MAP: Iowa counties’ votes on judicial retention (counties in green voted to retain Wiggins)
Court watchers say it’s difficult to pinpoint why Iowa voters decided to retain Supreme Court Justice David Wiggins Tuesday just two years after three others who participated in the state’s landmark same-sex marriage ruling were ousted.
Does the 670,013 to 556,782 vote in Wiggins’ favor indicate Iowans are more accepting of same-sex marriage? Did the special interest groups behind both drives against retention err when they altered their message? Or did the pro-retention supporters just do a better job getting their message across?
One area of agreement is that the results are difficult to explain because the county-by-county voting was similar to 2010 — mostly urban areas in the eastern and central parts of the state voted “yes” and more rural areas voted “no.”
“One thing I think you can say with a high degree of certainty is the (Iowa State) Bar Association’s efforts made a big difference (this year),” Todd Pettys, University of Iowa School of Law professor, said Wednesday. “The bar was flat-footed in 2010 with a feeble effort to educate the public of its views on politicizing the courts.”
Pettys said this year the association organized the high-profile bus tour shadowing conservative activist Bob Vander Plaats’ statewide “No Wiggins” bus tour. Members of the voluntary organization actively went out and talked to people about the same-sex marriage decision and provided education on how the merit selection and retention system for judges works and their views on how important it is to keep courts fair and impartial.
Guy Cook, Des Moines attorney and president-elect of the state bar, said he remembered what a friend had said after 2010 that “you went to a knife fight with a law book and I didn’t want that to happen again.” Cook agreed with Pettys, saying the bus tour was a big asset because it allowed members to have discussions with voters and immediately counter the message of the anti-retention group.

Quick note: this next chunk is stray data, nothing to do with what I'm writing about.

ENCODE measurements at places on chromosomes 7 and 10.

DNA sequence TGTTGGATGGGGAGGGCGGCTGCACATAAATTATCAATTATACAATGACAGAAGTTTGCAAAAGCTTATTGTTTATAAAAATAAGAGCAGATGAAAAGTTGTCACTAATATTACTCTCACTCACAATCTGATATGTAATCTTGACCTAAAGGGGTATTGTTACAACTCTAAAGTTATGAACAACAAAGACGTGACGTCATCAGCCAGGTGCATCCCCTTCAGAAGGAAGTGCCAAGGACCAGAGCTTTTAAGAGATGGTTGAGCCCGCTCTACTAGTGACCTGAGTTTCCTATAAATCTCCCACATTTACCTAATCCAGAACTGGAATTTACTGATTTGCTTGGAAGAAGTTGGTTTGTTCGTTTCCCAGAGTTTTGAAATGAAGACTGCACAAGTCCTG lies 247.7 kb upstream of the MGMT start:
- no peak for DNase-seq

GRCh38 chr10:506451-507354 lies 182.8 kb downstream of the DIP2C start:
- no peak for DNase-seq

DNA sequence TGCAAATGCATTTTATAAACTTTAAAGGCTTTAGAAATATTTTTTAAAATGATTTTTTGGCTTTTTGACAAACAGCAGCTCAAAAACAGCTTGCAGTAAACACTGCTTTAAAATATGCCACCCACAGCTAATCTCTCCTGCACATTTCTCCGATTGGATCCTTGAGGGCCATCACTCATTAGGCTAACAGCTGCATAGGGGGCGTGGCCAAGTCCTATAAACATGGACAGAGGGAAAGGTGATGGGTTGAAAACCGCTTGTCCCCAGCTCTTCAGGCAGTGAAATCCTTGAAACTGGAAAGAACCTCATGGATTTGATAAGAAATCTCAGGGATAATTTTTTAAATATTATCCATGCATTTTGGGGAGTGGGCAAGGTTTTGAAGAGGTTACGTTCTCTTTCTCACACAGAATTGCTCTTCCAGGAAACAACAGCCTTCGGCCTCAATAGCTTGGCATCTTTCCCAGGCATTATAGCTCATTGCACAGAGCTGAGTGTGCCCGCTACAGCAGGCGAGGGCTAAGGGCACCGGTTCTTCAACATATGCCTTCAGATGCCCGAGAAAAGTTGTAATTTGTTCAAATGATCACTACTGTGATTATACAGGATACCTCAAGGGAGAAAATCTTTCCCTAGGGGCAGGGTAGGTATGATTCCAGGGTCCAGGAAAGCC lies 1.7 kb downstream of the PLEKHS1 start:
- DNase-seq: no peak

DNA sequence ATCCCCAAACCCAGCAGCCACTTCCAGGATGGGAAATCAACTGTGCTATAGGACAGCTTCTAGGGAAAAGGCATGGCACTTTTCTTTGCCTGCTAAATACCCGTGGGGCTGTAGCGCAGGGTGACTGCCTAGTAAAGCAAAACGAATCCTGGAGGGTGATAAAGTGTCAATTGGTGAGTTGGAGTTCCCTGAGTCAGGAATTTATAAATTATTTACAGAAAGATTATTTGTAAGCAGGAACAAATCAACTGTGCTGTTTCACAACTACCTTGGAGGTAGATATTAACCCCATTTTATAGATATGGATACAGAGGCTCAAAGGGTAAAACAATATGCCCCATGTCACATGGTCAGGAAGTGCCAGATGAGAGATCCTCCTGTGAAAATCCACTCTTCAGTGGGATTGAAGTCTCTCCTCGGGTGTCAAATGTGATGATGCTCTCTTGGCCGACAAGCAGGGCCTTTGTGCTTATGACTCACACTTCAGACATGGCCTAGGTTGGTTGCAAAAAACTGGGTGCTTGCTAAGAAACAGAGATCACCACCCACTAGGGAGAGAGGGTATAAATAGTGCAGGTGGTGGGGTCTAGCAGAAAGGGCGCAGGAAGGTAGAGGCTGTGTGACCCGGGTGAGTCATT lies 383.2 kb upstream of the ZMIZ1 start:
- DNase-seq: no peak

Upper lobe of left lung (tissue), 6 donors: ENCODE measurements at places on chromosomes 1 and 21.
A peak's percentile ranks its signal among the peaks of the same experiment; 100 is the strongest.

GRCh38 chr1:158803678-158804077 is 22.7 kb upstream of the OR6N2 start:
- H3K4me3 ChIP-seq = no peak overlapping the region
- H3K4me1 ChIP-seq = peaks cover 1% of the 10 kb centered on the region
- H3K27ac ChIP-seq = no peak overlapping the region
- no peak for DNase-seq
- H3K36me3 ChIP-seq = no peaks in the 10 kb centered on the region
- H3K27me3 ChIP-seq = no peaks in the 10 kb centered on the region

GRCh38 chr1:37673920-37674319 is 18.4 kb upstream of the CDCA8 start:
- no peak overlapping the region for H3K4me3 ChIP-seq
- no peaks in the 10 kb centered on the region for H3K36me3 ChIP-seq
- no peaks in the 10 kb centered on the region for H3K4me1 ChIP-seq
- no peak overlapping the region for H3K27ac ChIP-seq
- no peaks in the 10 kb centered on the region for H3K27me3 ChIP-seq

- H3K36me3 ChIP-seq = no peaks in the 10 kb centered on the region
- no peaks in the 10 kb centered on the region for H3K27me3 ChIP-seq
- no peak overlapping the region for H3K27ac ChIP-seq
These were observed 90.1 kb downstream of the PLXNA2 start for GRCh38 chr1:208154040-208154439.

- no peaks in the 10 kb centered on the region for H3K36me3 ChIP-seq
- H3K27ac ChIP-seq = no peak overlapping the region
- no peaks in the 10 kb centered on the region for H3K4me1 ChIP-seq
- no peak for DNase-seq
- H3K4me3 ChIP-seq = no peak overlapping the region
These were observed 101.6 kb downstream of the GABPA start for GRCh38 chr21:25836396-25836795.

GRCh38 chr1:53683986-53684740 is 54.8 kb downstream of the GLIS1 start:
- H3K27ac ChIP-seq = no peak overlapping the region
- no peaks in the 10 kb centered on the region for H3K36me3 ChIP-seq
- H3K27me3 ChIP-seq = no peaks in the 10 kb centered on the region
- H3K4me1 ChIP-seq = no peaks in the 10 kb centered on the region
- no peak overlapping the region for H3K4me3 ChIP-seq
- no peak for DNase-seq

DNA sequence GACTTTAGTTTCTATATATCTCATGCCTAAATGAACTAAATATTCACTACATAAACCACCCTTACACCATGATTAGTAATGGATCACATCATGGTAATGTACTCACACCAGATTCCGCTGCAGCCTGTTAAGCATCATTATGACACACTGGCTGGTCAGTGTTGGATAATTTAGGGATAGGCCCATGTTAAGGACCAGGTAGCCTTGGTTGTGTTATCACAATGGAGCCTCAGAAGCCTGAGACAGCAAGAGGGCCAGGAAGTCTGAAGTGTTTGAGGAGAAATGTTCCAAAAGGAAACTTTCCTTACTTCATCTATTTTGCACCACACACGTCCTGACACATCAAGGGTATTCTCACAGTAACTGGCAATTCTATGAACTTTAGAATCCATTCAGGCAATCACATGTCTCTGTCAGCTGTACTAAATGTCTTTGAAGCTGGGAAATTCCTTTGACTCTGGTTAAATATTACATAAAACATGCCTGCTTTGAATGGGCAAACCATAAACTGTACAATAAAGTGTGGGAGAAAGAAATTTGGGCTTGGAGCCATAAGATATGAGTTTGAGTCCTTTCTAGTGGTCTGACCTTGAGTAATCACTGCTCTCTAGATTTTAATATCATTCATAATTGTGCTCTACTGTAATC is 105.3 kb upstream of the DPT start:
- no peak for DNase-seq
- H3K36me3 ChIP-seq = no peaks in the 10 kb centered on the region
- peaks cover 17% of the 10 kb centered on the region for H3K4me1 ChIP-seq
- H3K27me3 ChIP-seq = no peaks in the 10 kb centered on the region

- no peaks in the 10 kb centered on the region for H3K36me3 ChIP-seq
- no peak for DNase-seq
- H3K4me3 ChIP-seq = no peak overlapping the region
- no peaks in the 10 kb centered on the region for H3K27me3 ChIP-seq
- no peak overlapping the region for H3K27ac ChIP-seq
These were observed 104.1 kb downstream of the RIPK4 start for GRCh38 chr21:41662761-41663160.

Cook and Donna Red Wing, executive director of One Iowa, the state’s leading gay rights group, pointed to election results in Maine, Maryland and Minnesota as evidence that views on same-sex marriage have shifted across the nation and in Iowa. Maine and Maryland passed initiatives in support of marriage equality and an anti-marriage equality amendment was defeated in Minnesota.
“Two years ago, I think some were so surprised by Iowa’s same-sex ruling, but couples married and the world didn’t come to an end,” Cook said. “I think there’s recognition by those against same-sex marriage that a “no” vote doesn’t change the constitution, so don’t throw a guy out for doing his job.”
Red Wing said the retention vote “sent a strong message to Mr. Vander Plaats and his friends at the National Organization for Marriage — Iowans are proud of our state that values equal protection and all families.”
Pettys said Vander Plaats’ argument may have lost some traction because over the course of the campaign he claimed the issue wasn’t just about the same-sex marriage decision, it was about “judicial activism.” But the argument has to be attached to the same-sex issue or it’s just a “charge you make when judges make decisions you don’t like,” Pettys said.
Cook said now the big question is “did we put the genie back in the bottle” or will Vander Plaats mount another campaign in 2016 when the other remaining justices who ruled in the same-sex marriage case are up for retention.
Vander Plaats wasn’t available for comment Wednesday.
Greg Baker, executive director of Iowans for Freedom, one of the groups that led the unsuccessful campaign against Wiggins, said he didn’t know what the group’s plans would be but there would likely be “some form of retention effort” in 2016.
“It will be dependent on what the judges do,” Baker said. ”One thing that is obvious is that a lot of Iowans are not confident in the courts. The courts have a credibility issue and they need to restore impartiality.”
Baker said the anti-Wiggins groups expected a tight race and knew it would be more difficult during a presidential election year. The county-by-county votes were similar to 2010 but there was a “wave of democratic support” for President Barack Obama and more people voted, he said.